Despite these flaws, which made Gabriel’s Ghost into a lesser novel than it could’ve been, I still enjoyed reading this. Linnea Sinclair is a good enough writer to keep you engaged throughout the story and it’s only afterwards that you start thinking, hang on, that’s a bit dodgy. What for me in the end made the novel was Chasidah who, while sometimes taking a turn to the cliche, still is a smart, interesting character. She’s unsure of herself, but she does take charge when she needs to and keeps a cool head in danger. Ultimately she is the hero of her own story and she is instrumental in stopping the plot to breed jukors. I wouldn’t mind spending more time with her.
Categories: science fiction
April 20th, 2013
published in 1976
Dragonsong is the first novel in the Harper Hall trilogy of novels that Ann McCaffrey wrote in 1976-1978 as a continuation of the original Pern novels, cite>Dragonflight and Dragonquest, weaving in and out of the main series. The heroine of the series, Menolly, would also show up in the later Dragonriders books, e.g in The White Dragon as a supporting character, occassionally hinting at her adventures in her own series. I hadn’t actually read this particular subseries before, as I never came across them until recently. All I knew was that the Harper Hall books had been consciously written for a young adult audience, unlike the original Pern books.
And reading Dragonsong that impression turned out to be right. This is as close to the platonic ideal of a certain kind of adolescent power fantasy as I’ve ever read. It’s even better than Harry Potter in this regard. You have the young heroine, on the verge of becoming an adult, with a special talent that’s not only unappreciated by her family, but actively suppressed and forbidden from practising it. She of course runs away from home, only to find people who do appreciate her and to find out she’s capable of more than not just her family, but she herself thought she was capable of. That’s the daydream of almost every misunderstood teenager at one point or another.
Menolly is the youngest daughter of the masterfisher Yanus, Sea Holder of Half-Circle Seahold, who is a dour, rigidly conservative man and who rules his hold and family in the same manner. In this he does not differ much from most of his subjects, all focused on the hard task of fishing in Pern’s oceans. Menolly is different, encouraged in her musical talents by the Hold’s resident harper, Petiron, as she works as his assistant in teaching the children of the Hold proper music and songs. Petiron was an old man and over the years Menolly took over more and more of his tasks, but after his death is forbidden by her father to practise her music anymore, especially not where the new harper can hear her.
One of the ways in which Menolly instead flees her miserable existence at the Hold is to undertake all the long, dreary foraging tasks that take her outside for most of the day, away from her family, none of whom are all that sympathetic to her plight. On one of those outings she discovers a group of fire-lizards flying over a cove, where a steep cliff leads down to a sandy beach. These are the creatures that the original Pern colonists genetically engineered to create dragons from, but of course the Pernese don’t know this yet. For Menolly, they’re magical enough on their own.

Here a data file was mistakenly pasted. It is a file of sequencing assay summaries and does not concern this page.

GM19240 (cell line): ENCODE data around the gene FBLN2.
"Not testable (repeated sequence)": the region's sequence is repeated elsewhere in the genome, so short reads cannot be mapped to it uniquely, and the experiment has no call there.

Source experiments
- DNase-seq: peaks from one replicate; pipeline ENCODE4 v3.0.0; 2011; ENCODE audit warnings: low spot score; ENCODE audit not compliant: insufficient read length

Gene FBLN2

Meanwhile at home her situation worses and after an illness caused by an infection when she cut herself gutting fish, she decides to run away early one morning. Unfortunately that’s the day that Thread is due to fall. Thread is the reason the dragons were created in the first place, alien spores drifting in from one of Pern’s neighbour planets when its orbits are close enough. Caught out in the open during Threadfall is a good way to get killed. For Menolly there’s no other option than to head to the cave in the cove where the firelizards are living. She arrives there at the same point as the queen’s eggs are hatching and she frantically tries to feed the newly hatched fire-lizards to stop them from flying out into Threadfall. She manages to save nine of them, all of whom imprint and bond with her…
In the wider world meanwhile, the harpers from Harper Hall are busily searching for the mysterious apprentice Petiron was raving about, not realising “he” is a girl. Things come to a head when Menolly is out during a second Threadfall and is rescued by a dragonrider and taken to one of the dragonriders’ Weyrs, at Benden. There she finally realises there is a future for her outside the seahold and that there are other options open to her than either living miserably at home or all alone in a fire-lizard cave…
So yeah, this really is a story in which everything is set up to drive home how special Menolly is. The people who oppress her are all dull, miserable, loathsome if not actively evil, while all the cool people — dragonriders, masterbards, fire-lizards — all recognise her talents immediately. In the hands of a lesser writer, even a J. K. Rowling, this would’ve been tedious, but McCaffrey is good enough to overcome this. This is nowhere near as good a novel as the original two Dragonriders ones, but I would’ve eaten this up when I was twelve.
Categories: science fiction